When you really, really like beer, living in a city with its very own microbrewery is a daily kind of ‘pinch me’ phenomena. So when your local brews (yet another) award winning beer … yeah. It boggles the mind.

Like Gold, it is hard not to have had a pint of Yukon Red if you live in Whitehorse. (The stats show that the two flagship ales are enjoyed in similar amounts.)

Formerly called Arctic Red, the name did a quick Clark Kent switcheroo due to a trademark dispute with a big brewery down south. With revamped packaging and now also available in cans, this amber continues to rock some serious worlds … and podiums.

But before we go into awards and taste, let’s talk about the amber style.

Originally a branch of the pale ale family, it is variously known as amber ale, American amber, or even red ale, often depending on region.

Amber ale is a lot of things, which is to say it’s a beer with a lot of leeway. The style guidelines say it all: low or medium hop aroma; citrusy aroma or not; moderately low to moderately high in its maltiness; moderate to high hop flavour; moderate caramel flavour.

There is a lot of moderation in this beer, but certainly not to its detriment.

It’s probably best summed up by saying that the malt sweetness and hop bitterness are usually balanced and mutually supportive.

For some folk, this makes for a boring beer. For others, it’s a wonderfully balanced combination of hops and malt that results in a smooth, thirst-quenching yet rich treat.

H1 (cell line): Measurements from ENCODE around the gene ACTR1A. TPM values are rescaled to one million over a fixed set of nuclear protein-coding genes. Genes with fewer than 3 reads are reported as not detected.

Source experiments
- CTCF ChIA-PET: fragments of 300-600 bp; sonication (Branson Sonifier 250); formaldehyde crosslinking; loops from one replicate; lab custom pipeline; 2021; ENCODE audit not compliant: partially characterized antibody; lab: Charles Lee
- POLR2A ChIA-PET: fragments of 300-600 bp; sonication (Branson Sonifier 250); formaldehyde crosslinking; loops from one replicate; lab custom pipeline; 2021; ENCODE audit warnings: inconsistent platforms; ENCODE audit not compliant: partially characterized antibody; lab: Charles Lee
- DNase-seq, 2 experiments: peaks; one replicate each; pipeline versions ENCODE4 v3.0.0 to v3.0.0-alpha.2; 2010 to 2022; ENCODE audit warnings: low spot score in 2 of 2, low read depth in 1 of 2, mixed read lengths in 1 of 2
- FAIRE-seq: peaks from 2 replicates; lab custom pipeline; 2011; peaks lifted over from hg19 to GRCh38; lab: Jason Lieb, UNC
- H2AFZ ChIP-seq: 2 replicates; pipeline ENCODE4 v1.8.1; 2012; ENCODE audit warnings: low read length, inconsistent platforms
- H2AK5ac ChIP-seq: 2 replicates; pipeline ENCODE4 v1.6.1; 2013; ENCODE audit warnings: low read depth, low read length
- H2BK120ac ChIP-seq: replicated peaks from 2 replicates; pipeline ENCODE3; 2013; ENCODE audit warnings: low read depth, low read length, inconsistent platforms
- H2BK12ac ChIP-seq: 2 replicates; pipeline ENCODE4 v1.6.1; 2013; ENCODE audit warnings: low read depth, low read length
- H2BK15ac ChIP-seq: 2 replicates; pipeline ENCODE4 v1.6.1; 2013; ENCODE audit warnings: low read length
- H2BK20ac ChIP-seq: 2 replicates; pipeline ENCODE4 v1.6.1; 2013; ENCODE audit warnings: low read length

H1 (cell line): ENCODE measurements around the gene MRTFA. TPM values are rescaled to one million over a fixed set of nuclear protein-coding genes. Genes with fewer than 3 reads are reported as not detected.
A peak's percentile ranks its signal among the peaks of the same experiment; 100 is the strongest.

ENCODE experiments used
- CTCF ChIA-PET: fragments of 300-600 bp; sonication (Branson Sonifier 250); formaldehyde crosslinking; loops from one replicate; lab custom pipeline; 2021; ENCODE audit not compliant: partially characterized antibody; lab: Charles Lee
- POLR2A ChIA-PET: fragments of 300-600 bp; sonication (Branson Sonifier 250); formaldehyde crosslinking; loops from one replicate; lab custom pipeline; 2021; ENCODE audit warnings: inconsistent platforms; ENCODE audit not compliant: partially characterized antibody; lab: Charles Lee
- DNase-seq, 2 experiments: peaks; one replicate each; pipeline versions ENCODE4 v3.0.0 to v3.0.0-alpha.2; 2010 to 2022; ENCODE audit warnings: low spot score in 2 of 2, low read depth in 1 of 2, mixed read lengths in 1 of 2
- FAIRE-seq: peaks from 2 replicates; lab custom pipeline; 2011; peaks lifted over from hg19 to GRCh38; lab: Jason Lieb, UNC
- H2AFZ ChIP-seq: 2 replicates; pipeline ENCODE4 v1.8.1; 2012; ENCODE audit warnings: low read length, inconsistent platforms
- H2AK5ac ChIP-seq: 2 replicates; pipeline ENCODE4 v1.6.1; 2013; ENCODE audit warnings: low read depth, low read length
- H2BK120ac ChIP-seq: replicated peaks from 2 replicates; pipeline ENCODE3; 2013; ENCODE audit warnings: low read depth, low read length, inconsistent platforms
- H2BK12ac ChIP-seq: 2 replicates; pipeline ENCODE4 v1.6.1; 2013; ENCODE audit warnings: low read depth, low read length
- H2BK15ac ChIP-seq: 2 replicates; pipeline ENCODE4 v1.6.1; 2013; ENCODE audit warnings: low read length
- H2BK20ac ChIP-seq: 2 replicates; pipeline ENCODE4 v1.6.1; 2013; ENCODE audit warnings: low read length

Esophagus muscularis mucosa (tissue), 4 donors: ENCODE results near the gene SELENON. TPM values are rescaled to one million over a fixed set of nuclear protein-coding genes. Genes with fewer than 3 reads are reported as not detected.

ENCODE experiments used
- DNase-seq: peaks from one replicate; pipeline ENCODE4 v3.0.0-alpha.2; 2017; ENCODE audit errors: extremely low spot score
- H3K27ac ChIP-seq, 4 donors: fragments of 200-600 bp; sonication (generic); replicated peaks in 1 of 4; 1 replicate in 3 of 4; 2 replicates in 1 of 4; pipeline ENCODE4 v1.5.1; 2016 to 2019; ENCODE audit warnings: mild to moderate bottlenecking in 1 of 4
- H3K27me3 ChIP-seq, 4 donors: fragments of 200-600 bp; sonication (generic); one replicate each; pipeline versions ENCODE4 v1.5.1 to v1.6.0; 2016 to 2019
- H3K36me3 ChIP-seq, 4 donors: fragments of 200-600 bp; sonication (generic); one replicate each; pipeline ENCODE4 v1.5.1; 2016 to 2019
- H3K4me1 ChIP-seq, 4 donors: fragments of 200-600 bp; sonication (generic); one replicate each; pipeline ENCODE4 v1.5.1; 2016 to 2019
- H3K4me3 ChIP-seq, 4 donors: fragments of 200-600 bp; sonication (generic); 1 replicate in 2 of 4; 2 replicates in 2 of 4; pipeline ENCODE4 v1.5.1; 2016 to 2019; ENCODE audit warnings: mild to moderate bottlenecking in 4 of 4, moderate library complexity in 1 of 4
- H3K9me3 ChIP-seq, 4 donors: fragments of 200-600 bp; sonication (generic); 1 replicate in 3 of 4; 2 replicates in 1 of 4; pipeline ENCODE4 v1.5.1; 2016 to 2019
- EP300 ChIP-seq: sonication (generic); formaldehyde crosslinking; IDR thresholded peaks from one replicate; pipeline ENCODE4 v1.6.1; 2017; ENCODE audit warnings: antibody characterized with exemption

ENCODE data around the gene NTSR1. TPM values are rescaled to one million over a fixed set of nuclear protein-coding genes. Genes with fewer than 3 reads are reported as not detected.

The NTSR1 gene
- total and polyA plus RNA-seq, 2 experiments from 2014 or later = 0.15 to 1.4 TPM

And how’s that for a perfect segue into chatting about the much-decorated Yukon Red?

OK, tasting time.

A deep amber to bronze in colour with a creamy white head, this is one good-looking beer. The aroma is malty-sweet with a light, slightly spicy hop presence.

Flavourwise, there is a good balance between the warmth of the malt and the solid bitterness from the hops, but they are well behaved and take their turns: full, fruity –but not too sweet– malt first, and a delightful spicy (almost cinnamon-y) bitterness to finish.

We have found (and we actually agree on this one!) that it can taste pretty carbonated straight out of the bottle. Different people like different levels of carbonation, and we like to let this beer sit in the glass for a minute before drinking.

We also like to let the beer warm up almost to room temp, which adds a fullness to the mouth-feel that you may not get if you pull it straight from the cooler.

But temperature and carbonation are just personal preference, so experiment with both (and style of glass, etc.) and find out how you like it best. Straight from the can totally counts, BTW.

We think this is a stellar beer, and we are totally not alone: at the 2009 Canadian Brewing Awards, Yukon Red took home Beer of the Year, beating the pants off (just under) 300 other beers.

However, the top of the podium is old hat for Red at the CBAs (which are kind of a big deal). For the past four years straight Red has earned the gold medal in the amber ale category.

Four Years! First place! And it’s brewed right here in Whitehorse!

There have been many other kudos for Red throughout the years, and along with these awards and shout-outs, there comes some pretty cool trivia.

For example, Bob Baxter, co-owner of Yukon Brewing, told us that they recently discovered a store in Georgia (US) that sells a Yukon Red homebrew kit.

Ha! Georgia! How cool!

And how’s that for a perfect segue into where to find it?

Cans, bottles, growlers or on tap, you already know where to find this beer.

Please enjoy this article responsibly.